Wurmbrand, who passed through the penal facilities of Craiova, Gherla, the Danube-Black Sea Canal, Vacaresti, Malmaison, Cluj, and ultimately Jilava, spent three years in solitary confinement. His wife, Sabina, was arrested in 1950 and spent three years of penal labour on the Canal.
Pastor Wurmbrand was released in 1956, after eight and a half years, and, although warned not to preach, resumed his work in the underground church. He was arrested again in 1959, and sentenced to 25 years. During his imprisonment, he was beaten and tortured.
Eventually, he was the recipient of an amnesty in 1964.
He became known as the 'The Voice of the Underground Church', doing much to publicize the persecution of Christians in Communist countries.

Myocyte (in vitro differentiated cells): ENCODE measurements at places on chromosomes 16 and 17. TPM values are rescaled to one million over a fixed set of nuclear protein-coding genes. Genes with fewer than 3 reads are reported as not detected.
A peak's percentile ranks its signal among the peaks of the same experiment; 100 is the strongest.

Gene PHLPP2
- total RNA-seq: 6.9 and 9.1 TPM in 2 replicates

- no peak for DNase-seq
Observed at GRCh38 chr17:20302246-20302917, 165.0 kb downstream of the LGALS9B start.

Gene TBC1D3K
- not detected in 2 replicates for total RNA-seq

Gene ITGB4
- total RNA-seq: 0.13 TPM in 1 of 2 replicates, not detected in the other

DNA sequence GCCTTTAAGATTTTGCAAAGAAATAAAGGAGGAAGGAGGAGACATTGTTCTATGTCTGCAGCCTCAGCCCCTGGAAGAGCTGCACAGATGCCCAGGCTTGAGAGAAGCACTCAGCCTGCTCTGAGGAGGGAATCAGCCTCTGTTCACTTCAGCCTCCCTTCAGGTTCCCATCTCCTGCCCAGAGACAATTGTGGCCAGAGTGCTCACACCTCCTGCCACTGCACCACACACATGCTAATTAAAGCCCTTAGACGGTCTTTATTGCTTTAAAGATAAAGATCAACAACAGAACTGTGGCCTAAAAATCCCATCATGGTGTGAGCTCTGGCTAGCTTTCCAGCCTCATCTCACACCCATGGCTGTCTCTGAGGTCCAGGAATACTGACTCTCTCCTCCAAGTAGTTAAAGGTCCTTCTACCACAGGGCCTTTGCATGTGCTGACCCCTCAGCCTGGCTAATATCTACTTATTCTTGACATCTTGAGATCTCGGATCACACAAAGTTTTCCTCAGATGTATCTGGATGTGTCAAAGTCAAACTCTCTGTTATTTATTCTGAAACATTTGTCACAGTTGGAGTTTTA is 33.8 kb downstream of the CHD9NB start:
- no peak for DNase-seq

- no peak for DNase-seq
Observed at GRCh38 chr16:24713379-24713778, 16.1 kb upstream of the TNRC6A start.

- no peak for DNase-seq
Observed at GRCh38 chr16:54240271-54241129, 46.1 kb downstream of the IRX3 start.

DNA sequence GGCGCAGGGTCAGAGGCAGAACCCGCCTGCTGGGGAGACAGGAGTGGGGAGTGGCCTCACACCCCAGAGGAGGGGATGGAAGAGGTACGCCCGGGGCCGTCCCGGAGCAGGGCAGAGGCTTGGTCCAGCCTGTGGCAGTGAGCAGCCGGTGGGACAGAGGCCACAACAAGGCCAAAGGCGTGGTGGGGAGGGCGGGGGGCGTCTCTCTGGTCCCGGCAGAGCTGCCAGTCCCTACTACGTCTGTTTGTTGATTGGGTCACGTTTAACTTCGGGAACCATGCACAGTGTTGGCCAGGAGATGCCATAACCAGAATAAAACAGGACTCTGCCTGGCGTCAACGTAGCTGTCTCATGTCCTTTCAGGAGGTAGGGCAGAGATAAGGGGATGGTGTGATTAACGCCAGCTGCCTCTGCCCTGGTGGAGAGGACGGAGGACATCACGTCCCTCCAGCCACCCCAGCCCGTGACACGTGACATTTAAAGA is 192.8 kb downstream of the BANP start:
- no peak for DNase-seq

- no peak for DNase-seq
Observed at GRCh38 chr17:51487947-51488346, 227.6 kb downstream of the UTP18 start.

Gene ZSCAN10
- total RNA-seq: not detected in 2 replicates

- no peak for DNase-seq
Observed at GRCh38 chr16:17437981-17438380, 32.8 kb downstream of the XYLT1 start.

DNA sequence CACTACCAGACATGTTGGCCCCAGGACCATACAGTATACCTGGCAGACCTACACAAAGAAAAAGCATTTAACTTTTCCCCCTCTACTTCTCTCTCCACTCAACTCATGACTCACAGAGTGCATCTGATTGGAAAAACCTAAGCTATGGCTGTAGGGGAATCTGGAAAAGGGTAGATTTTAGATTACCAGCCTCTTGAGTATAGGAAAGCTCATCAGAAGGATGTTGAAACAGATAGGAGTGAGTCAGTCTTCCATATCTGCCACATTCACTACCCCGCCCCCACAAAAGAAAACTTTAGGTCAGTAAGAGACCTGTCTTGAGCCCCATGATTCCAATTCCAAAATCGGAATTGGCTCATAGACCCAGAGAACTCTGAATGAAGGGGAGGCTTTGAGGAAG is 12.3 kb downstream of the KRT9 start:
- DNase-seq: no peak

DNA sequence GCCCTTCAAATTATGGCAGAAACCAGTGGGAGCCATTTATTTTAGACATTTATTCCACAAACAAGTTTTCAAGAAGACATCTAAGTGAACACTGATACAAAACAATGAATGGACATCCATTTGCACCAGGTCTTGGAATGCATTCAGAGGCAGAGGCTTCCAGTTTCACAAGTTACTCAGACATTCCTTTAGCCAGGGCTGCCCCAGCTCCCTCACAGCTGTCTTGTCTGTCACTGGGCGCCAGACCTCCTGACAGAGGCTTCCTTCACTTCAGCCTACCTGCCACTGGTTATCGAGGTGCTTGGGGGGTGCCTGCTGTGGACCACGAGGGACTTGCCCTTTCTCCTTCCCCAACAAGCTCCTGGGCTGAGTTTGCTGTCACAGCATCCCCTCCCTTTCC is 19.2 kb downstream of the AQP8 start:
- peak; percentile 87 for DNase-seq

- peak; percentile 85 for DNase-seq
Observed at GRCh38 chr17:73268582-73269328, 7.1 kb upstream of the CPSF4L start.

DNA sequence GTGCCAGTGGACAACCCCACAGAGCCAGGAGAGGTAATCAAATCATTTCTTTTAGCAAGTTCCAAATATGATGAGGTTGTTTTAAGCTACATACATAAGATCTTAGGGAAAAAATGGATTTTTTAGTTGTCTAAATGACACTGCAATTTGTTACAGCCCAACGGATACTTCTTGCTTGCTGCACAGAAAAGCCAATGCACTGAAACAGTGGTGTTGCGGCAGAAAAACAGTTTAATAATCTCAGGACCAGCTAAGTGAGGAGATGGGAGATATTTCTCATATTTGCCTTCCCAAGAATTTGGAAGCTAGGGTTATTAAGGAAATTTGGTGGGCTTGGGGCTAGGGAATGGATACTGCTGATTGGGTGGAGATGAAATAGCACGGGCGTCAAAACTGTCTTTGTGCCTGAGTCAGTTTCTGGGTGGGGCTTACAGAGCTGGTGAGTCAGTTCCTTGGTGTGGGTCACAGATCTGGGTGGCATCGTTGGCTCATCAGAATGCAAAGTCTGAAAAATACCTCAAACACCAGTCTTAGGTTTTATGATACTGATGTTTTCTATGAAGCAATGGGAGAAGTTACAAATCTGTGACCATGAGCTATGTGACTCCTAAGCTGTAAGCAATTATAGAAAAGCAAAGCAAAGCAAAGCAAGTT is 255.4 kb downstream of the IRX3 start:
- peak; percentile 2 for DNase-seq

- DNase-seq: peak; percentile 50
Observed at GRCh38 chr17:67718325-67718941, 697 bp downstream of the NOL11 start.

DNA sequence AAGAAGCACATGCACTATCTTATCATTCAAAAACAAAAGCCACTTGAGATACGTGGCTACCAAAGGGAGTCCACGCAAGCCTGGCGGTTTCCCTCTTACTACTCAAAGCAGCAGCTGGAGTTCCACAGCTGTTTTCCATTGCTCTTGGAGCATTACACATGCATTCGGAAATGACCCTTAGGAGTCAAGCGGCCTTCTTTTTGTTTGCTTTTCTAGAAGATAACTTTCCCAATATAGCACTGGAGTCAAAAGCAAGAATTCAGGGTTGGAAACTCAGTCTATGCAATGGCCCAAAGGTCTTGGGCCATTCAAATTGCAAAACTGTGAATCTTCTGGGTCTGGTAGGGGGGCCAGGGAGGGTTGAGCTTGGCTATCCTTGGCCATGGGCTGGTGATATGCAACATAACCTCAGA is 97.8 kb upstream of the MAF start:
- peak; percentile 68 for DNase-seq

In April of 1967, the Wurmbrands formed Jesus to the Communist World (later named The Voice of the Martyrs), an interdenominational organization working initially with and for persecuted Christians in Communist countries, but later expanding its activities to help persecuted believers in other places, especially in the Muslim world.
The Voice of the Martyrs opened a printing facility and bookstore in Bucharest. He preached about God together with pastor Ioan Panican.
Richard Wurmbrands best-known book is entitled 'Tortured for Christ', released in 1967.
Wurmbrand died in Glendale, California. In 2006, he came fifth among the greatest Romanians according to the Mari Români poll.
For more details see 'The Voice of the Martyrs' website: http://www.persecution.com/